50,000 Americans dead, and a President who refuses to mourn them (The New Yorker)

In just the past few days, President Trump has blamed immigrants, China, the “fake news” and, of course, “the invisible enemy” of the coronavirus for America’s present troubles. He has opined extemporaneously about his plans to hold a grand Fourth of July celebration on the National Mall and has announced that he planted a tree on the White House lawn in honor of Earth Day. He has offered his opinion on matters small and large, bragged about himself as “the king of ventilators,” and spent much time lamenting the pandemic-inflicted passing of what he invariably (and inaccurately) calls “the greatest economy in the history of the world.”

Despite the flood of words, though, what has struck me the most this week is what Trump does not talk about: the mounting toll of those who have died in this crisis. So voluble that he regularly talks well past dinnertime at his nightly briefings, the President somehow never seems to find time to pay tribute to those who have been lost, aside from reading an occasional scripted line or two at the start of his lengthy press conferences…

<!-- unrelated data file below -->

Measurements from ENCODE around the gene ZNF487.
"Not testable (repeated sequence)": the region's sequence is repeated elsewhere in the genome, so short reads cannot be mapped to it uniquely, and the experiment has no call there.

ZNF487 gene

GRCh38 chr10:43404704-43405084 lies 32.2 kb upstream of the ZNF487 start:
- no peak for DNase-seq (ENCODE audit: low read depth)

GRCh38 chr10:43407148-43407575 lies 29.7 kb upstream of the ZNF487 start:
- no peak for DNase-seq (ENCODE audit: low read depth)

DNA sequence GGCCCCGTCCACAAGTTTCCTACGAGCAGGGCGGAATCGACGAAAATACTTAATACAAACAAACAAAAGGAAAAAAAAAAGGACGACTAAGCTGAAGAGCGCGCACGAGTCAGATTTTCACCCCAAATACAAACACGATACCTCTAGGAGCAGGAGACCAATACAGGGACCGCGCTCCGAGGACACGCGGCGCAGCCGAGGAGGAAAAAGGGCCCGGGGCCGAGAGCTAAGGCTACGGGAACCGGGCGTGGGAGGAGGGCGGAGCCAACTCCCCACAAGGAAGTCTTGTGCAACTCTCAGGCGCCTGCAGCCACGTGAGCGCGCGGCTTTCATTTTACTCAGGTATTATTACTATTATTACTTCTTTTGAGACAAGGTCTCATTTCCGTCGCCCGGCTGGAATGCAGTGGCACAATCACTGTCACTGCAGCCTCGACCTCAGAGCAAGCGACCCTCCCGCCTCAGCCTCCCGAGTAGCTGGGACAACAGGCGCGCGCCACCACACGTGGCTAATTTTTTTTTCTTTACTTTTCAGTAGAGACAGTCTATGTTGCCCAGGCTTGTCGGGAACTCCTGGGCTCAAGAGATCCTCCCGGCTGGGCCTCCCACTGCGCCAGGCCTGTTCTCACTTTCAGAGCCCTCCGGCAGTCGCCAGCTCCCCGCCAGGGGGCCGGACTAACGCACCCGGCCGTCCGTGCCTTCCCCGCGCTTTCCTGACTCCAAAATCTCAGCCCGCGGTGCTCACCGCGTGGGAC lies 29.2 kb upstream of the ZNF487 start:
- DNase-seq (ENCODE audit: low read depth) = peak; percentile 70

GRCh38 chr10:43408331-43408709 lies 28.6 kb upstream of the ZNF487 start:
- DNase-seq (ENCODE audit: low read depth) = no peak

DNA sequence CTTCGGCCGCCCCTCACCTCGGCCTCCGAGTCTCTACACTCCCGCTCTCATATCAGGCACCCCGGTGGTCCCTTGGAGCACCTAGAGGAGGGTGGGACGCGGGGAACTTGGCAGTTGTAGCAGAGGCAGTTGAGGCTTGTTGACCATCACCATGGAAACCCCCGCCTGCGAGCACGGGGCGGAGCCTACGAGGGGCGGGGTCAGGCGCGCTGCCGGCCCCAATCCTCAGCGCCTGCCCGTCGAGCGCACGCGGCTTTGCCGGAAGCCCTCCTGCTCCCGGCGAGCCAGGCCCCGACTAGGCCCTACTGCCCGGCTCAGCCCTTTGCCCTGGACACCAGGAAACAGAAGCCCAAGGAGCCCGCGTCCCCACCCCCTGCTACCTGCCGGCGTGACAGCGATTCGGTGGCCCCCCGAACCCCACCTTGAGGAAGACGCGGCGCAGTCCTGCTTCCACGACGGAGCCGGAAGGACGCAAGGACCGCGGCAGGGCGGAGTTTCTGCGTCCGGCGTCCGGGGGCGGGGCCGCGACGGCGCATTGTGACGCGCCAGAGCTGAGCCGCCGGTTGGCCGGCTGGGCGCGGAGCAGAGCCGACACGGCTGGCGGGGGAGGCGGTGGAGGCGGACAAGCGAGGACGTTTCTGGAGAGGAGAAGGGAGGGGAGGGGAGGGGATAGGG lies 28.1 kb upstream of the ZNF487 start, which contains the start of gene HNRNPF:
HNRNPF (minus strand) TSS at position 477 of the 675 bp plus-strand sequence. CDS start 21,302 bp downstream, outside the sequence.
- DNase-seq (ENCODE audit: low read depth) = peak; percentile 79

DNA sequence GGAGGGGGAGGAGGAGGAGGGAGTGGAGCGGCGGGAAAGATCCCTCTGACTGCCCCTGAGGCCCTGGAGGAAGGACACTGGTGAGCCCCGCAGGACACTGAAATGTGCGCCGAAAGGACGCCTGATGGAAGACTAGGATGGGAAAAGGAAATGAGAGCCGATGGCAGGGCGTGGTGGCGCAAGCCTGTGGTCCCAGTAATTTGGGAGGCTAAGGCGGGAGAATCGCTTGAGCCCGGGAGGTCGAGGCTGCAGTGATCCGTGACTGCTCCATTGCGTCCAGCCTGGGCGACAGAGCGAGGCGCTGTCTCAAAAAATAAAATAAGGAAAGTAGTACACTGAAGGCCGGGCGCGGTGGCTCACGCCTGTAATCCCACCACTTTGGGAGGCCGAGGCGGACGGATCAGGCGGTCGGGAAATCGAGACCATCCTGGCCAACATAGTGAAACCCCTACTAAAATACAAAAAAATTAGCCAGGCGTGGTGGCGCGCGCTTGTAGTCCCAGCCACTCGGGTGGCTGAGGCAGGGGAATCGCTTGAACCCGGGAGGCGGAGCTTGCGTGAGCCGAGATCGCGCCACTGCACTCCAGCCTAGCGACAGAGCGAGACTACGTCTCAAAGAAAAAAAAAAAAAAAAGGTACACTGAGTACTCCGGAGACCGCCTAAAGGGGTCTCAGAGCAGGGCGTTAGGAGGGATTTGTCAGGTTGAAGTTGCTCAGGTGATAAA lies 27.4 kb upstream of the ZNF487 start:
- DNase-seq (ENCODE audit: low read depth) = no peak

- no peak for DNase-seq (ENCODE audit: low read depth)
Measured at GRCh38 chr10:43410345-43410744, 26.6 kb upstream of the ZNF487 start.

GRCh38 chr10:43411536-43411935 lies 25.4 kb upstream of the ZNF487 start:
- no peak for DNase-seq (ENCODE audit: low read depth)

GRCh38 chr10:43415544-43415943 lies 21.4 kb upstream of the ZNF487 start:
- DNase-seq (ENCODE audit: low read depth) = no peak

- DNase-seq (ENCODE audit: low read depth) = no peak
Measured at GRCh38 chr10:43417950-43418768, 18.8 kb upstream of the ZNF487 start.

You would think that no amount of Trumpian misdirection could disguise the awful fact that America has more confirmed coronavirus deaths than any country in the world, and that many of them might have been prevented by earlier, more decisive government action when the President was denying that the coronavirus even presented a threat to the United States. But Trump is trying his hardest to ignore the covid-19 deaths. To the extent that he discusses those who have died, he tends to do so largely in self-justifying, explicitly political terms…

Read the full “Letter from Trump’s Washington” by Susan B. Glasser in The New Yorker here: https://www.newyorker.com/news/letter-from-trumps-washington/fifty-thousand-americans-dead-in-the-coronavirus-pandemic-and-a-president-who-refuses-to-mourn-them


Please enter your comment!
Please enter your name here